CANBERRA, Australia (AP) - The sudden death of an American diver in the jaws of a great white shark off Australia's southwest coast has raised the specter of a rogue man-eater preying on a renowned aquatic playground and killing three men in two months.
Scientists say three sharks more likely are responsible, and the three cases are sheerly unfortunate encounters with nature.
Australia's southwest corner has been better known for whale and dolphin-watching cruises, white sandy beaches, world-class surf breaks and the peppery shiraz of its Margaret River premium wineries than for fatal shark attacks.
"This is a unique set of circumstances, and I'm desperately ... praying this is not the beginning of a new trend ... and we're going to have these on a regular basis," Western Australia state Fisheries Minister Norman Moore said on Sunday, referring to the three recent deadly attacks.
The latest was Saturday when American George Thomas Wainwright, 32, was attacked while diving solo off a boat near Rottnest Island, a few miles from the city of Perth in Western Australia state.
He moved to Australia six months ago taking a job as a project manager with a marine company. Brannon said her brother loved Australia's beautiful landscapes and relished his new adventures there. He had recently emailed family members about returning to Florida for a Christmas visit.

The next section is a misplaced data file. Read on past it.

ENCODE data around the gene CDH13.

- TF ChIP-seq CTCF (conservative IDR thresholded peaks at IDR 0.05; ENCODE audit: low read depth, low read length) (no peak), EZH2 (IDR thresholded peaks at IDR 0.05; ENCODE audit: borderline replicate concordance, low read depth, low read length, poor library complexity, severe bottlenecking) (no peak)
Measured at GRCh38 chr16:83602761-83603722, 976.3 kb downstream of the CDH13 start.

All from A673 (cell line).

The Western Australia state government set tuna-baited hooks off the island Sunday, the first time authorities have used an emergency legal exemption from the state protection of great whites as an endangered species in the interests of protecting the public.
But Barry Bruce, a federal government marine biologist, said it was unlikely that a single, lurking predator killed the three recent victims.
"What we've seen tragically is three cases of people by sheer bad luck being in the wrong place at the wrong time," he said.
"If you're in the path of a white shark that is in the process of hunting its natural prey, that's an exceptionally dangerous situation to find yourself in," he added.
He said the great white population was not growing but shifting around the world for reasons that scientists do not fully understand.
Bruce dismissed theories of a single man-eater as unfounded speculation.
"A more plausible explanation is that this is the time of year when sharks move along the coast, and there are undoubtedly multiple sharks out there following this exact pattern," Bruce said.